02/26/2007 12:00AM

Storied race hardly lives up to its name

Charles Pravata/Horsephotos
Lava Man carries top weight of 124 pounds in the Santa Anita Handicap.

ARCADIA, Calif. - A quarter of a century sounds like an awfully long stretch of time, especially the most recent quarter of a century, jam-packed as it has been with technological leaps and bounds and brimming with cultural revolutions.

For instance, in 1982 the Santa Anita Handicap was still what could be fairly referred to as a "handicap," with all the associated historical implications, not to mention a 17-pound spread between the top and the bottom. Five horses carried more than 120 pounds. Defending champion John Henry carried 130. Providential II, winner of the 1981 Washington D.C. International, carried 127. The French horse Perrault, making his first start on dirt, carried 126. Valets were careful when they lifted the saddles.

With more than 70,000 in the stands, the race came down to a furious duel between John Henry, under Bill Shoemaker, and Perrault, with Laffit Pincay. Perrault won by a nose, but he drifted out enough for the stewards to justify a disqualification. The crowd went wild.

Now compare the weights of 1982 to the leading names pointing for Saturday's 70th running of the $1omillion Santa Anita Handicap. Lava Man, the defending champ, is assigned 124 pounds. Strub Stakes winner Arson Squad carries 117 pounds, while San Antonio Handicap winner Molengao carries 116.

"I guess they got it right," said Doug O'Neill, trainer of Lava Man, which of course means they got it wrong. No racing secretary worth his stall space wants to hear compliments on weight assignments from trainers, lest they be haunted for the remainder of their days by the ghost of Walter Vosburgh.

Unfortunately, there no longer exists any real context for racing secretaries to construct handicap weights, especially for a race as significant as the Santa Anita Handicap.

The last time Lava Man competed in a handicap was the Goodwood at Santa Anita last Oct. 7. He carried 126 pounds.

Molengao, Ball Four (116) and El Roblar (114) come out of the San Antonio Handicap, a traditional Santa Anita Handicap prep, in which they carried 115, 117, and 115, respectively, and finished one-two-three. None of those three has ever competed against Lava Man.

San Fernando Stakes winner Awesome Gem has never been weighted in a handicap. Boboman has never raced on dirt and was assigned a weight only once in his life. And the last time Sunshine Millions Classic winner McCann's Mojave was weighted in a graded handicap was December of 2005.

It was suggested in this space some years ago that the Handicap portion of the Santa Anita Handicap had outlived its usefulness. It was pointed out that its status would not be damaged by making it a weight-for-age event, or weighted on allowances based on major purse winnings. This would save the promoters of the race from such embarrassments as the 2004 running, when the topweight carried 119, or 2003, when none of the 14 runners carried more than 118 pounds, and would also spare horsemen from jockey overweights that render many handicaps meaningless.

Of course, it's not as simple as that. A hundred years ago, Coca-Cola was able to take the cocaine out of its soft drink and still retain valuable product recognition, mostly because the term "addictive" was not part of the brand name. In the case of the Santa Anita Handicap, however, it will not be possible to change the weight structure and retain the name - although there are marketing experts who would try.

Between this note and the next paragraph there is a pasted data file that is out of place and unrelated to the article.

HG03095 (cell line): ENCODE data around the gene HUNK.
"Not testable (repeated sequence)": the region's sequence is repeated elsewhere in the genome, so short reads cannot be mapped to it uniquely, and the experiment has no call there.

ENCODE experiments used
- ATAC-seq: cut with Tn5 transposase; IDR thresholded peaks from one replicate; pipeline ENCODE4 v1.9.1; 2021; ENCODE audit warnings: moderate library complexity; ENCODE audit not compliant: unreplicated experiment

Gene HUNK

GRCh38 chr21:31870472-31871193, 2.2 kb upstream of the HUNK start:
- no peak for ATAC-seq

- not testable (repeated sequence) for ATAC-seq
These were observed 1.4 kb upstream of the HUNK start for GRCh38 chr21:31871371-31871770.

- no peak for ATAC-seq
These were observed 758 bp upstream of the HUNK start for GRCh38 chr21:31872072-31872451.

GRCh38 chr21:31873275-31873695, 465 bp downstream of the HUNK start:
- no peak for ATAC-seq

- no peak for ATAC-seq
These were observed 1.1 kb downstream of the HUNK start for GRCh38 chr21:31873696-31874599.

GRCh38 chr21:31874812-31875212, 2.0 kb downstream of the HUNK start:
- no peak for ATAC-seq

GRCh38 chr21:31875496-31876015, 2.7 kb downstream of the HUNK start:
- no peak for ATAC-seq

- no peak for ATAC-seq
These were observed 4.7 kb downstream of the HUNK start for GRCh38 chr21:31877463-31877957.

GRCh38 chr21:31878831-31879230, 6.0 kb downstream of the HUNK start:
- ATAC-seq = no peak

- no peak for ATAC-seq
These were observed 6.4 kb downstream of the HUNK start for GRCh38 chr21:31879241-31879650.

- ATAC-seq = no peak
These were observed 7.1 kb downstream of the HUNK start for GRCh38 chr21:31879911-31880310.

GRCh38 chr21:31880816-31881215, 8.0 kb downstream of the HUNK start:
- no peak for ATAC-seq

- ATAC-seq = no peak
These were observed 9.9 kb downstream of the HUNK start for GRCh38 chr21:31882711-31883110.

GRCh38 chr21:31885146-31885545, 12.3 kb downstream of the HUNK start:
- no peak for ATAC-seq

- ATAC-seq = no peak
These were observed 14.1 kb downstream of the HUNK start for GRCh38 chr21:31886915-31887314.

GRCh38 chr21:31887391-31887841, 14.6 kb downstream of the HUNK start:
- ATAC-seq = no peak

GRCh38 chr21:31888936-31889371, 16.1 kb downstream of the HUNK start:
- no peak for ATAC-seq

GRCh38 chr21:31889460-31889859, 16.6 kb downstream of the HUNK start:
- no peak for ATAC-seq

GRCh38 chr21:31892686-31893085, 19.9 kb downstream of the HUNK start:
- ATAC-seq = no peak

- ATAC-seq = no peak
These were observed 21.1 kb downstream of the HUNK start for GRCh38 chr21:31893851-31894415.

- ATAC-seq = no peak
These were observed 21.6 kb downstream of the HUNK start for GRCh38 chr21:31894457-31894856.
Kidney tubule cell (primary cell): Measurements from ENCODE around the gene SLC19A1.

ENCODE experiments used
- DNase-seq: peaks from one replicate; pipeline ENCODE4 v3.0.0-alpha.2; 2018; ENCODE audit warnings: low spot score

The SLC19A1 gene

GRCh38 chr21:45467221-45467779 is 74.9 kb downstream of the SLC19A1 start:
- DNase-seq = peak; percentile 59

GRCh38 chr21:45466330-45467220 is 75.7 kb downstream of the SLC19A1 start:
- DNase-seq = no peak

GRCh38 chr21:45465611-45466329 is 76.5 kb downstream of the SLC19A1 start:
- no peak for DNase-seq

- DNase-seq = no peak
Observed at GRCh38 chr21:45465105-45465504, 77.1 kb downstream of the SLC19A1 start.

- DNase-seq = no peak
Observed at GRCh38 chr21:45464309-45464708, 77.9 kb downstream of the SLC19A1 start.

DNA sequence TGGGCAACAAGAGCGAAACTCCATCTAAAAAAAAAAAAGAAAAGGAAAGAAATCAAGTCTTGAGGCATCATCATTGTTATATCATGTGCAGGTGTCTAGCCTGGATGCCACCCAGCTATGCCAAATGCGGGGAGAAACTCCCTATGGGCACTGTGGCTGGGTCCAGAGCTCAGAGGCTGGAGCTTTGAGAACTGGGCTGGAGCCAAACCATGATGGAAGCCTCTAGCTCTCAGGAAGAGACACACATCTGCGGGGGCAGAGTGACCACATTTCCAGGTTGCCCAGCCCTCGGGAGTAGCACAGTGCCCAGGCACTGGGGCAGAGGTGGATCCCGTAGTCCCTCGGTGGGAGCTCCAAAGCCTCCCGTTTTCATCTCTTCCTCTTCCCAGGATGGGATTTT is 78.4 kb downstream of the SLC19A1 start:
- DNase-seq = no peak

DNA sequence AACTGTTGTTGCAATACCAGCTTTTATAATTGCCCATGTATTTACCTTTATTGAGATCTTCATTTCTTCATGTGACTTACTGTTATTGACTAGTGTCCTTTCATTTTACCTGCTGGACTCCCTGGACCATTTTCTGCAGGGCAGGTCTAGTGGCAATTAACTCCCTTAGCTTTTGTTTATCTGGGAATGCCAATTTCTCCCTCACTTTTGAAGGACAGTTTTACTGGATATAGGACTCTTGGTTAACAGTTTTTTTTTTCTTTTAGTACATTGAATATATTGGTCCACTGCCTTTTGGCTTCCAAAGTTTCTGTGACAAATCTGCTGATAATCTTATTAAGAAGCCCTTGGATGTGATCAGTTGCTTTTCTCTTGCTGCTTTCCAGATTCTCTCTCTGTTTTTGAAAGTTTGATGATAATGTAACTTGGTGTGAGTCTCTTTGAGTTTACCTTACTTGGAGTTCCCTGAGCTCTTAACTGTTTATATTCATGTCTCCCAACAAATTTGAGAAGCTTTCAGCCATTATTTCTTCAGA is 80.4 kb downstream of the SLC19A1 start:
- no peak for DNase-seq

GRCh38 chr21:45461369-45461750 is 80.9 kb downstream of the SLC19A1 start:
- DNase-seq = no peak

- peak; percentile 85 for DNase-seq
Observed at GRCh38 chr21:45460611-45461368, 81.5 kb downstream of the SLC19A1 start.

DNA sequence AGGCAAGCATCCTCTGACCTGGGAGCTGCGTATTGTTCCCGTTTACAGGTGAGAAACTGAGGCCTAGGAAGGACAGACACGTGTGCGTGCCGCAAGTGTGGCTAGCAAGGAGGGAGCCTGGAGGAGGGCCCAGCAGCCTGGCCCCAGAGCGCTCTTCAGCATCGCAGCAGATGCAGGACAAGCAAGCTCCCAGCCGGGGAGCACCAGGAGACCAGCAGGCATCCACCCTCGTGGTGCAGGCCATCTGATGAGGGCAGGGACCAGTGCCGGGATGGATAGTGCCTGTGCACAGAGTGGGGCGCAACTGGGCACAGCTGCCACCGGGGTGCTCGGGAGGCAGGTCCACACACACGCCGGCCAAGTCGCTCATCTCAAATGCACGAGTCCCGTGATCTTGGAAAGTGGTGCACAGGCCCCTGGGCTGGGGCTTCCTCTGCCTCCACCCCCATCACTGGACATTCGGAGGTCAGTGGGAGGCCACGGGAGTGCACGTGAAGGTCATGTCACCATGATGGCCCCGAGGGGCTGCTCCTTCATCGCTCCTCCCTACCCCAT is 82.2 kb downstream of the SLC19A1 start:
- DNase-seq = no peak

Anyway, a name change is not necessarily a bad thing, since the modern connotation of the word "handicap" hardly suggests valiant steeds and skillful jockeys competing at the pinnacle of a sporting event. A Santa Anita exec wondered if the race could be weight-for-age and officially christened with its advertising nickname - the Big 'Cap - which was hatched in the early 1970's. Fine, but then where does "Cap" come from? Capsize? Capillary? Capitulation? Or maybe just give away hats on Big 'Cap day and hope nobody asks.

A few years ago, this reporter offered to lead the charge in changing the name of the Santa Anita Handicap to The Big One. Never mind that the idea was blatantly poached from the title of a Michael Moore documentary. If you are going to steal, steal from the funniest.

Alas, The Big One fell on deaf ears. But maybe time is ripe to revisit the issue. Remove the arbitrary, subjective elements. Neutralize the whining. Make the weights cut-and-dried, based on age or first-place money won, which seems to work just fine in just about every other major racing nation. Then take your pick from among any number of contenders for a new name. Call it the Santa Anita Classic. Call it the Premio de Santa Anita. Call it The Best of the West and then let someone argue the point.

But let's not fuss much longer with the idea of a handicap, unless the rest of racing is committed to do the same, which is not likely, if the weight Invasor carried in the Donn Handicap at Gulfstream Park on Feb. 3 is any indication. The reigning Horse of the Year packed all of 123, which renders any criticism of Lava Man's 124 pretty much moot.

"If we're get lucky enough and win Santa Anita Handicap again," Doug O'Neill said, "we'll be totally okay with a little asterisk compared to what John Henry carried."

At this point, that's as much as diehard handicap fans can expect.